Why teach the International Baccalaureate above another programme? What sets it apart? First, a little history The very idea of the IB was conceived within the International School of Geneva back in 1962. Schools participating in the development of the programme included the following schools: Atlantic College (Wales) International School of Geneva United Nations International […] Find out more
In my experience, the biggest problem students have with EE’s is picking the right thing to investigate. Students will tell me they want to carry out an EE in chemistry and have no idea what they will investigate. Those that do have ideas quite often have ideas that are too simple or too difficult, never […] Find out more
We live in a world which seems to be obsessed with the idea of amassing knowledge. So much of our energy seems to be devoted to the production, acquisition and application of knowledge whatever it’s actual or intrinsic worth. Knowledge, in one form or another, appears to be the goal of much of human activity […] Find out more
Do you have your students work collaboratively on art-making projects? In December 2015 I posted a blog about collaboration (To collaborate, or not to collaborate – that is the question!) But the issue has come up again, this time with some questions from teachers in a visual arts workshop I am running. My usual caveat […] Find out more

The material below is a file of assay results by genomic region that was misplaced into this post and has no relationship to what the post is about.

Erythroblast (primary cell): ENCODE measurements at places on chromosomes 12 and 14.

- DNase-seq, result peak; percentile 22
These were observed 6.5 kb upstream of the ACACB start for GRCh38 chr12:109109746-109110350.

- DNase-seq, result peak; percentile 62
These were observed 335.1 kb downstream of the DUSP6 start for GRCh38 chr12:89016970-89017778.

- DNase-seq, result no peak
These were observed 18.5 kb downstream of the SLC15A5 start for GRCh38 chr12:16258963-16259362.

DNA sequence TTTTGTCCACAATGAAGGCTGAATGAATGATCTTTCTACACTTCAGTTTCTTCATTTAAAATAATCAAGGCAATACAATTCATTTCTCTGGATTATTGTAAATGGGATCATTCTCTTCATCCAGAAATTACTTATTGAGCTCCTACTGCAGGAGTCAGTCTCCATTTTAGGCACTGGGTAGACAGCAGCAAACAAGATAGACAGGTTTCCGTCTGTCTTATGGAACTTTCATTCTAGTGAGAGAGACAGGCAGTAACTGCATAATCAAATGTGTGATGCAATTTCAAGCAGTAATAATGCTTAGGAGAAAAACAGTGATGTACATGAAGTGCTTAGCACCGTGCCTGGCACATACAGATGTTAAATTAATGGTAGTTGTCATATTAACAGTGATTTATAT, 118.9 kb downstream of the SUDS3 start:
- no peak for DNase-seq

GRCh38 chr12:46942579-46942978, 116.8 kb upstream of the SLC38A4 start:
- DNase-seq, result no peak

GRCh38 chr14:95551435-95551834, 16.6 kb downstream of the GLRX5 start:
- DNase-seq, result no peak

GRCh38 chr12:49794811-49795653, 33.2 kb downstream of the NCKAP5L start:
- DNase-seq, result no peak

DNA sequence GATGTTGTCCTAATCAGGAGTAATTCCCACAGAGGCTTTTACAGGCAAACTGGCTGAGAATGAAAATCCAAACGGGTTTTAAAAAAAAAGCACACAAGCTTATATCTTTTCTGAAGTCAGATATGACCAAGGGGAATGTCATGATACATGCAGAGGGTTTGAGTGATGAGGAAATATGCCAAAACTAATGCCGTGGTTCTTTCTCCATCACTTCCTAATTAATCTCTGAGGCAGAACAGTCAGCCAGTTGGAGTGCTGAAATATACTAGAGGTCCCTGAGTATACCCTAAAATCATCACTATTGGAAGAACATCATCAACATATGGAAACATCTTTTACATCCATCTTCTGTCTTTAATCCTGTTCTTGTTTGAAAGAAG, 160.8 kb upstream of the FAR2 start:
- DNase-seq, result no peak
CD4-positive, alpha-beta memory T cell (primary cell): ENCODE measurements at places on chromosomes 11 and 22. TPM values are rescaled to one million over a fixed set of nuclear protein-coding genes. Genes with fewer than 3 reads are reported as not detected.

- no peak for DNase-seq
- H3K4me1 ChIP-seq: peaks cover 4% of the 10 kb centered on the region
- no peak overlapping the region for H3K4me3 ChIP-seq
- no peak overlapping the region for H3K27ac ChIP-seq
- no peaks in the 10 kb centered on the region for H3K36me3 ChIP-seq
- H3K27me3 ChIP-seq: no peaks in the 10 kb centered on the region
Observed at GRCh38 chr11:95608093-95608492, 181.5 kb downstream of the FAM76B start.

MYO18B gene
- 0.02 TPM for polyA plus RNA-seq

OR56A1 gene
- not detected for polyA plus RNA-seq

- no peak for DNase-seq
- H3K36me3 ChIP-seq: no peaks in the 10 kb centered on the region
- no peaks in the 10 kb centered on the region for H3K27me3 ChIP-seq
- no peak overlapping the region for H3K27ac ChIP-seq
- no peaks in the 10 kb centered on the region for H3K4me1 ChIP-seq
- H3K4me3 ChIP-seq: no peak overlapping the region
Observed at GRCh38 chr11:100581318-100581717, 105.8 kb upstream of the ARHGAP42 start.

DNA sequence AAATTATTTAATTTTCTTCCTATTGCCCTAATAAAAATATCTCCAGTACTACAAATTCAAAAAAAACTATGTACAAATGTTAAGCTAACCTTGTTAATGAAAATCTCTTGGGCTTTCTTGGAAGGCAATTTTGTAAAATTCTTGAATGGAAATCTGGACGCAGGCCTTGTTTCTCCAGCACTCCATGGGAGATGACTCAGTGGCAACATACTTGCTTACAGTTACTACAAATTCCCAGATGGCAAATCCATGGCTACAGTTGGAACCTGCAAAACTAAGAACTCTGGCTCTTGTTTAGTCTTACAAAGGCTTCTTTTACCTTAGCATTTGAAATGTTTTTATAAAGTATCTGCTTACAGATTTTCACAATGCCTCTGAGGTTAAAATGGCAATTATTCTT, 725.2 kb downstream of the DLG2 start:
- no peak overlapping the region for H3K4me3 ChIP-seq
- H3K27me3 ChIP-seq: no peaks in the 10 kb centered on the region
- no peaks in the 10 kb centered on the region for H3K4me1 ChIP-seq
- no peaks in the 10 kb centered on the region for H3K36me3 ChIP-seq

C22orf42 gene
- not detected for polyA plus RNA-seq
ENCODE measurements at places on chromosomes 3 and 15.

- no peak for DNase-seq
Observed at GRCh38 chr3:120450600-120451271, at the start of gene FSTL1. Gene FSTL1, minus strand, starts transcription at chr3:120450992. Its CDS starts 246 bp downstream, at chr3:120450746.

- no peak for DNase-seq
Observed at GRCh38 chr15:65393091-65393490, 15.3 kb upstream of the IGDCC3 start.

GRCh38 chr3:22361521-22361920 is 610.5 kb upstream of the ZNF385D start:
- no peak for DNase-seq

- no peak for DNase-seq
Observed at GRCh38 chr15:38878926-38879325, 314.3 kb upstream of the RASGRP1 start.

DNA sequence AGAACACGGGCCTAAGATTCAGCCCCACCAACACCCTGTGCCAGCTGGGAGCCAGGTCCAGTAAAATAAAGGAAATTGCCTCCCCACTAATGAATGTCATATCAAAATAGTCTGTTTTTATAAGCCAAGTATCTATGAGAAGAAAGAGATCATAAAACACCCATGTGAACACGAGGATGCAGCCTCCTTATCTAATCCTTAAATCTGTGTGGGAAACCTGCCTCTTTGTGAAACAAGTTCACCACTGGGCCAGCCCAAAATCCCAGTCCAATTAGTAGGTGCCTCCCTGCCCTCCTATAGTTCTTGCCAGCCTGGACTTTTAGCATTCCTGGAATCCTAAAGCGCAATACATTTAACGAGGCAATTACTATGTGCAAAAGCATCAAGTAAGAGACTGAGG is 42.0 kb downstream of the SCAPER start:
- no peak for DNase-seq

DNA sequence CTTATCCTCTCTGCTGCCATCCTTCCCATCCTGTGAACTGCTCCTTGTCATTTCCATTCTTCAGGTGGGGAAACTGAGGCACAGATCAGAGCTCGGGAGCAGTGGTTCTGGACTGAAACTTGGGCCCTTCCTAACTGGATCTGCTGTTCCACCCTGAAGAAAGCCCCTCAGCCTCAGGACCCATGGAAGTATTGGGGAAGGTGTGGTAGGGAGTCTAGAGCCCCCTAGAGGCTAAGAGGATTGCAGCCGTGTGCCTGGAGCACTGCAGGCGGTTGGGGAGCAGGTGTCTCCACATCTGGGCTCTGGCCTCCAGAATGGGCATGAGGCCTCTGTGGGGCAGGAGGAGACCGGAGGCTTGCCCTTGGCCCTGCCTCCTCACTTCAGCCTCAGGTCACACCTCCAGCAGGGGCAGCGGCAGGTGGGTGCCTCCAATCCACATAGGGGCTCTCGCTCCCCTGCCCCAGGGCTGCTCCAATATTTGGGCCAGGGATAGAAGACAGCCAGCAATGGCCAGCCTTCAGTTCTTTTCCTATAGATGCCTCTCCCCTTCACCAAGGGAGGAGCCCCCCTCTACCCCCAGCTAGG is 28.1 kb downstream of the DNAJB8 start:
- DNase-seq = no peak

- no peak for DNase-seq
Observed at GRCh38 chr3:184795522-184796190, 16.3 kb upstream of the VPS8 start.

A week or so ago I read a BBC blog post that I thought I should share on this blog. Then a few days later I read the same story on Petapixel.com, a photography blog. I have also found it on CNN.com, Independent.ie, Metro.co.uk, and aplus.com. I’m sure there are more, but that’s enough to be […] Find out more
Over the years, all of us have struggled with the vexed question of ‘who is speaking’ in a poem or in a first person narrative, or in an autobiographical essay. And of course it troubles our students as they read literature, often especially with poetry. You all have your own ways of negotiating this issue. […] Find out more
When gathering his students outside the Academy, did Plato urge them to sit in the shade of (already) ancestral olive trees or did he urge them to stand in-between the shadow of its imposing columns? Apart from the Buddha, longing for spiritual experience under a Bodhi tree, philosophers do not seem to lift their heads […] Find out more
I’ve just finished my summer reading book, Ken Follett’s novel World Without End. If you haven’t read it, I would thoroughly recommend it, although it is the second book of a trilogy (book 1 is called The Pillars of the Earth). The book I sent in the thirteenth century in the fictional city of Kingsbridge in […] Find out more
Does your school offer life-drawing? By this I mean do you, as a visual arts student, have the opportunity to spend time drawing and/or painting a naked human being who is posing so that you can make these artworks while he/she stands (or sits etc) in front of you? This opportunity seems not to be […] Find out more
The summer months are ideal for making forays into neglected intellectual territories. Existentialist novels are traditionally reduced to two major works: Sartre’s Nausea (1938), a rich study of a character in search of historical as well as ‘existential’ truth and Camus’ The Outsider (1942), whose non-hero finds himself tragically involved in a murder case. But what characterises […] Find out more